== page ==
Isabel Hardman writes in the Speccie, asking: Why are politicians so self-loathing? She berates a politician, in this case Dan Jarvis, for suggesting that something needs the politics taking out of it. thus implying that politics in itself is inherently a bad thing and that politicians can never be trusted.
In so doing she quotes Jarvis: Let’s be honest – MPs who represent areas along the HS2 route or in the Heathrow flight path have a tough call about whether to vote for these schemes. So let’s take out the politics. Let’s look at new powers that allow the government to refer major infrastructure decisions to the National Infrastructure Commission for an independent decision on whether projects should go ahead.
Citing an Ipsos MORI poll which found that only 21% found politicians trustworthy does not mean that politicians should agree with the public that they are not trustworthy, Hardman then continues by stating that politics, at its heart, is about making decisions, and about people who are elected and paid to be better informed and take decisions on behalf of their electorate.
Hardman also queries whether MPs whose constituencies are affected by major infrastructure projects shouldn’t have to agonise about whether or not to support them? Some decisions aren’t easy, but that doesn’t mean politicians should be allowed to avoid taking them.
Not to be ignored is her statement: Even unfashionable political parties and their hated whipping operations have a noble purpose, which is a group of people who share the same principles working together to ensure those principles don’t just float about on campaign leaflets and banners but actually make their way into public policy.
I am continually amazed that journalists can write about a subject, yet fail to highlight the problems inherent within the matter with which their article deals. For example, we learn from the parliament website that: The UK public elects 650 Members of Parliament (MPs) to represent their interests and concerns in the House of Commons.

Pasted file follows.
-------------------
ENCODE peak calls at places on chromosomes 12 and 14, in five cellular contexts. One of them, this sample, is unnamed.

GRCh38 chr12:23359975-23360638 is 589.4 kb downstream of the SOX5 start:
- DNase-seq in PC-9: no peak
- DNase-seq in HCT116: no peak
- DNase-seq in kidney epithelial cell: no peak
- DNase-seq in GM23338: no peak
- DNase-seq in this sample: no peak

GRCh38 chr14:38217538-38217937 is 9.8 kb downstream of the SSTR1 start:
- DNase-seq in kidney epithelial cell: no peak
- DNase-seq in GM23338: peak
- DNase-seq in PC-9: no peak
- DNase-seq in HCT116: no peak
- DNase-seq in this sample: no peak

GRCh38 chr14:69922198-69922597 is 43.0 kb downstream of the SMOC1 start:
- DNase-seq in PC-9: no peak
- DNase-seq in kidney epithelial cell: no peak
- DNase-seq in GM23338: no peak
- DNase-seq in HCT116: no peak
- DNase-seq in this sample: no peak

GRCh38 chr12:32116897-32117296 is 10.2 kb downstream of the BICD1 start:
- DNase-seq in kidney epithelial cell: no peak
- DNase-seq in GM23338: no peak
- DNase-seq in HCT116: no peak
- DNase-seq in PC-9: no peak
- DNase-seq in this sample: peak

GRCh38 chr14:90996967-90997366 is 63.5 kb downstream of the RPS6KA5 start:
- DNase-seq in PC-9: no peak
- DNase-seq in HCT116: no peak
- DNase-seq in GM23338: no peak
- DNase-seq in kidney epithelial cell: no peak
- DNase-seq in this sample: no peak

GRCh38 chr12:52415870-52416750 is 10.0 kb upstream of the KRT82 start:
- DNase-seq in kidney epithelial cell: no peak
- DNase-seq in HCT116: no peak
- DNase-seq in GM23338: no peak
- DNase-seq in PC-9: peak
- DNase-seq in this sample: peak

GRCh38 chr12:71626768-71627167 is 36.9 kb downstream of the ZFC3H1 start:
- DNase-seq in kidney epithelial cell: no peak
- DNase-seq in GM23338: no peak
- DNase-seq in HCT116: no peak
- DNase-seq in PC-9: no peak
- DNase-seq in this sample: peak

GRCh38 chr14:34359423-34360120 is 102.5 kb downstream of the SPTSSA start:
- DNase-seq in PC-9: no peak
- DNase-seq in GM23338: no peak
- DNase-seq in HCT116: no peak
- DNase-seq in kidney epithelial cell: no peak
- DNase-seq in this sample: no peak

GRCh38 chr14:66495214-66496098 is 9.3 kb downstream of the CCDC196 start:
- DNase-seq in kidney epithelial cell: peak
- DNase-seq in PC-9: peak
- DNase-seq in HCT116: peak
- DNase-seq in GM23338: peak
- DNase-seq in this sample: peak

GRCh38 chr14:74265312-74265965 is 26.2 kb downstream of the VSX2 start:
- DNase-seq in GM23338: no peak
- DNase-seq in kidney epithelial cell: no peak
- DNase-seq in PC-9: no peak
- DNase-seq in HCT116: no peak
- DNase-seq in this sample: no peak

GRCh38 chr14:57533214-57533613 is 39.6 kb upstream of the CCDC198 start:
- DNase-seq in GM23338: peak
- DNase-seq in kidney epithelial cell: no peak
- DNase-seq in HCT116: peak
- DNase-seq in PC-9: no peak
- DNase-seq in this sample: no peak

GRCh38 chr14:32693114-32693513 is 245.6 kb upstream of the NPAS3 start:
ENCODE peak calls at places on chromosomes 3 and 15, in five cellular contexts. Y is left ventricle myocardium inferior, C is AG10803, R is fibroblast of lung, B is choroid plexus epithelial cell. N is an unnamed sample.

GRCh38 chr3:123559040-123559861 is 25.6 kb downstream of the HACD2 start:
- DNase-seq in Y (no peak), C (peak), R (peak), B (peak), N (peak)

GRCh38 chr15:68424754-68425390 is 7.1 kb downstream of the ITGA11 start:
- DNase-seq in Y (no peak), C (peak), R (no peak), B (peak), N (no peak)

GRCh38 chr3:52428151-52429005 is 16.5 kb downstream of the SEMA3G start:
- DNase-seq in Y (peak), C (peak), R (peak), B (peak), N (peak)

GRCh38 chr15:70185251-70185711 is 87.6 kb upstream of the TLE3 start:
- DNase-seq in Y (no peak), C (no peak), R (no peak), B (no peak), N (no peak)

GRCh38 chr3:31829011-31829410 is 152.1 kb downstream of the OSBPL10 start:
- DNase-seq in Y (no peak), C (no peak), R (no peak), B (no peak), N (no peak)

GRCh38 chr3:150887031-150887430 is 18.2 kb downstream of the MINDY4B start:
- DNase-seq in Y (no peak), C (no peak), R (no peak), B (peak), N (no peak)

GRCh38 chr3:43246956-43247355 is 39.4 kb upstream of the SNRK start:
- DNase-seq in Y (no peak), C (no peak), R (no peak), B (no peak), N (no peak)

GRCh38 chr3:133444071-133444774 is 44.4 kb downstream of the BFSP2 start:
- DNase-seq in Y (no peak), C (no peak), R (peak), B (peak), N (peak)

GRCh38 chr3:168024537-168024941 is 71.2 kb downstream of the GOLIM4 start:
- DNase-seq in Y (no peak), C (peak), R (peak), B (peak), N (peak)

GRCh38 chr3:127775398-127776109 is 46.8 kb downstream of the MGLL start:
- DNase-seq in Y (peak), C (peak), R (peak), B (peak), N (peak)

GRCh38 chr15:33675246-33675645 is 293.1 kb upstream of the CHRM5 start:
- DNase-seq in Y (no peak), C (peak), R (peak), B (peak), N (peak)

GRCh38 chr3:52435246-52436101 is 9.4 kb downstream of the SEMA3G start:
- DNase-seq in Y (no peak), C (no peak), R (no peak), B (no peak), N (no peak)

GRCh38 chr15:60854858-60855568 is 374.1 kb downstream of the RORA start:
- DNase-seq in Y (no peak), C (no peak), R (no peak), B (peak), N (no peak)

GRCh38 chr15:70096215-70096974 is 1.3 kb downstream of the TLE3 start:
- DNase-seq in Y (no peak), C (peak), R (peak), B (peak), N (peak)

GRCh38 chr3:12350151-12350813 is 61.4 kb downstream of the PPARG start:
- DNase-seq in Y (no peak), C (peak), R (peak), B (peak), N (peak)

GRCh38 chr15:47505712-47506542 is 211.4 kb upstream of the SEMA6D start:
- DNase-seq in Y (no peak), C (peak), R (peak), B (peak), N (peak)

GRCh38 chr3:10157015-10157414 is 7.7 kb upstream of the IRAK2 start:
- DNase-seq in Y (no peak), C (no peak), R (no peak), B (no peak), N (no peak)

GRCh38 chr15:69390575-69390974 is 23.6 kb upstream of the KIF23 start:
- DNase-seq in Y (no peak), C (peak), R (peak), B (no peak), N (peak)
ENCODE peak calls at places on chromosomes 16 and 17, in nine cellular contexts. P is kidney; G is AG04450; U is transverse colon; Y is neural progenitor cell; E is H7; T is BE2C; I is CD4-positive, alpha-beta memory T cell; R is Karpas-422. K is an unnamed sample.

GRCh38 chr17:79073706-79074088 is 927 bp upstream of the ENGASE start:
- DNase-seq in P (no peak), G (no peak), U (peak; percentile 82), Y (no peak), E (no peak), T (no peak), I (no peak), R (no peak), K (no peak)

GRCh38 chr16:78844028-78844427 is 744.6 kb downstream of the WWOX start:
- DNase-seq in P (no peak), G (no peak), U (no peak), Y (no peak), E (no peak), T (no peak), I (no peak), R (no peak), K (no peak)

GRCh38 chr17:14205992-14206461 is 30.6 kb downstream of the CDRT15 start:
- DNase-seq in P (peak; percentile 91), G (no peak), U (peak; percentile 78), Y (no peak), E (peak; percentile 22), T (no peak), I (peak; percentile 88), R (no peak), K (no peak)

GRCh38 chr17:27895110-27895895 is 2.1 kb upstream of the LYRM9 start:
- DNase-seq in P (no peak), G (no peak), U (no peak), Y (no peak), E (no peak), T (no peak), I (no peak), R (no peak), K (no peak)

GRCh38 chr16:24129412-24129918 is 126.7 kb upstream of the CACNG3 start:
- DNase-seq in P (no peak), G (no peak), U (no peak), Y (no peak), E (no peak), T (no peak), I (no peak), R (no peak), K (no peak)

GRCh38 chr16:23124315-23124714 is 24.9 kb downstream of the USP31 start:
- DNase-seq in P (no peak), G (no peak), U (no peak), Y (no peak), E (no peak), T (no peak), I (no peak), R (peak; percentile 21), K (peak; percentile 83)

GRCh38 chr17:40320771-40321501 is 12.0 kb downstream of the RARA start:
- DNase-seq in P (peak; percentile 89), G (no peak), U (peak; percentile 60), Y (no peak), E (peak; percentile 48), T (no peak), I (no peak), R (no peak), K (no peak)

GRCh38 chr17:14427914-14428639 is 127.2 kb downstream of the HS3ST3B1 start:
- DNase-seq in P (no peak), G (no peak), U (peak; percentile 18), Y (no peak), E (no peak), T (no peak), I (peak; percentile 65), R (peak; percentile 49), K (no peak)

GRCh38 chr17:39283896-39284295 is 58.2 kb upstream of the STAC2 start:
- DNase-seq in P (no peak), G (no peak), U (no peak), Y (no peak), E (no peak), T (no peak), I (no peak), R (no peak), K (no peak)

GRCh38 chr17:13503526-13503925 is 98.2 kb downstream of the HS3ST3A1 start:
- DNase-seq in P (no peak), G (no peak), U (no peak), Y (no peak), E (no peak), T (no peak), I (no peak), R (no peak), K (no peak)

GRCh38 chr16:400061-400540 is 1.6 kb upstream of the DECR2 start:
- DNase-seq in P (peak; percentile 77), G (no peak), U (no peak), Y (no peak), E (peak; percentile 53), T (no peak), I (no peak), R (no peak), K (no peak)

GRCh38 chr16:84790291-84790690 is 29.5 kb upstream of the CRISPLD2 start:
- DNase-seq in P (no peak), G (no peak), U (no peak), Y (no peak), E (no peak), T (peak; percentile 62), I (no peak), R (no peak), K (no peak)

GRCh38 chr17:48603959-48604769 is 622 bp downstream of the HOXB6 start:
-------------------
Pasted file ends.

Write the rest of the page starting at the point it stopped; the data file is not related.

If MPs are elected to represent the interests and concerns of their constituents in the House of Commons; and thus to take decisions on important matters, just why should they be able to ‘pass the buck’ to a group of people who have not been elected and over whom the people have no say?
Hardman also makes a point about the hated whipping operations; which in turn begs the question why, if MPs are elected to represent the interests and concerns of their constituents, is a whipping system necessary – unless of course a system of democracy exists which is no more than one comprising a democratised dictatorship.
She also states that politicians are people who are elected and paid to be better informed – which on matters EU can only mean that politicians, with one or two exceptions, are guilty of taking money under false pretences.
In one important aspect Dan Jarvis is quite correct; ‘politics’ does need to be taken out of decision making, especaily when it seems that those in politics are there for reasons of only self-promotion and self-advancement. Change the current system of representative democracy to one of direct democracy – as encapsulated in The Harrogate Agenda – and the reasons/causes for self-promotion and self-advancement are promptly negated.
While the current system exists whereby decisions are taken by force (which they, in effect are through the whipping system) then, as Ian Parker Joseph states on Facebook, it will always end in failure. Did not David Cameron state, on taking office in May 2010, that the people are always the masters and politicians their servants? So how come the reverse situation appears to remain?
If politicians are, in fact, self-loathing then they only have themselves to blame for allowing themselves to become ‘puppets’ within a system of democratised democracy. What happened to principle; what happened to honour; what happened to representing the views and concerns of their consituents – and what happened to democracy per se?
That Isabel Hardman, in common with the present crop of journalists (Christopher Booker excepted), appears to shut their eyes to the problems we have in our nation where politics and democracy are concerned not only beggars belief, but does their profession much harm.